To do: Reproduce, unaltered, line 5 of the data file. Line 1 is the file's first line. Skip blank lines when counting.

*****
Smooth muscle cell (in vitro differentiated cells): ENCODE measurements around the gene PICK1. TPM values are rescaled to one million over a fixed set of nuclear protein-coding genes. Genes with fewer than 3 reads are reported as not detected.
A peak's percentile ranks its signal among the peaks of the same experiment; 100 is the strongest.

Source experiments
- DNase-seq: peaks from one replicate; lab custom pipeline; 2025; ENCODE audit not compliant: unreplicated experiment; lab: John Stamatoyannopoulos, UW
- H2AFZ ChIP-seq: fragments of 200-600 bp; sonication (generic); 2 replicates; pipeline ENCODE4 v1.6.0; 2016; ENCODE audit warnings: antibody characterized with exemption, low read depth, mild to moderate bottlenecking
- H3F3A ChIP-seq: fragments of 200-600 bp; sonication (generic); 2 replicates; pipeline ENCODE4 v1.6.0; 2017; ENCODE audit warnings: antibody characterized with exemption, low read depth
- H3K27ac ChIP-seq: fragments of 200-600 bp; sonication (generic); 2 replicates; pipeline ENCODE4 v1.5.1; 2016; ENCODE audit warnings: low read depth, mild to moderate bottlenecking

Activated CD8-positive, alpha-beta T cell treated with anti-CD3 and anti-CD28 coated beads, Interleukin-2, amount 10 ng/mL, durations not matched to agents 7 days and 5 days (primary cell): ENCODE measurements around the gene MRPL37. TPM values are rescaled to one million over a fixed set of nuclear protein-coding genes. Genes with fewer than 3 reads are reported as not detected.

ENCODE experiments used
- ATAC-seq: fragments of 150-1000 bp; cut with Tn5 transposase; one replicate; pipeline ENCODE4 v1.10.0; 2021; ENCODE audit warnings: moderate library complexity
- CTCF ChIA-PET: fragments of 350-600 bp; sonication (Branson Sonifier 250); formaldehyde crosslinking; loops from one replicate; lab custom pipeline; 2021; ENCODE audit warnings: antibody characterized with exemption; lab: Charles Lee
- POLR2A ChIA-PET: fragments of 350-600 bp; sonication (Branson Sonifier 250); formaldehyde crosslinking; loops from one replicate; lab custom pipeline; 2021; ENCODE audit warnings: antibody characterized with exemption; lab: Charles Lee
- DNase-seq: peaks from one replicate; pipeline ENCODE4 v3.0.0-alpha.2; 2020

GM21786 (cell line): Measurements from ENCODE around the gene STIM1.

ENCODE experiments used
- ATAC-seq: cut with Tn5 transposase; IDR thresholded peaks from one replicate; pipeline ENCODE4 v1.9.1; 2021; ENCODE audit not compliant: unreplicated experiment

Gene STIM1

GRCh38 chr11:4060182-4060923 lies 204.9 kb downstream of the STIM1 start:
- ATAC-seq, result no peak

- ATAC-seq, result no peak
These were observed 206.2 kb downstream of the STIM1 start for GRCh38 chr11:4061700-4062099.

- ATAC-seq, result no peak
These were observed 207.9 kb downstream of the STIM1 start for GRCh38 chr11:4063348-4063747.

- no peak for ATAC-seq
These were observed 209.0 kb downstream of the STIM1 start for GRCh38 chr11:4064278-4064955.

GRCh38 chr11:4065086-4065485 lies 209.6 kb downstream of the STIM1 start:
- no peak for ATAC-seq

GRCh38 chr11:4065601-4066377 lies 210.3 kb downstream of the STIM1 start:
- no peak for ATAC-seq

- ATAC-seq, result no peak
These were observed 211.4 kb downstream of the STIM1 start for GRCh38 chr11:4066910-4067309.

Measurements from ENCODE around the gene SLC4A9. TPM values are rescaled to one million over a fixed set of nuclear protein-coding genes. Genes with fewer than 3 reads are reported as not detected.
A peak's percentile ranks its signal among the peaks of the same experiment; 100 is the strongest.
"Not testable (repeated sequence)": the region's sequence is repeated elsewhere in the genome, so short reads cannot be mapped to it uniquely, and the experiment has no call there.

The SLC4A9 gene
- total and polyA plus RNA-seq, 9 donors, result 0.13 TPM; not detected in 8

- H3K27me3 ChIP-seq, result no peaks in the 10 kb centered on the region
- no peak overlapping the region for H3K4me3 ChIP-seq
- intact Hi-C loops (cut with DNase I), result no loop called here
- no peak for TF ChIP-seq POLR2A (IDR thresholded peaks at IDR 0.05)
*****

- H2AFZ ChIP-seq: fragments of 200-600 bp; sonication (generic); 2 replicates; pipeline ENCODE4 v1.6.0; 2016; ENCODE audit warnings: antibody characterized with exemption, low read depth, mild to moderate bottlenecking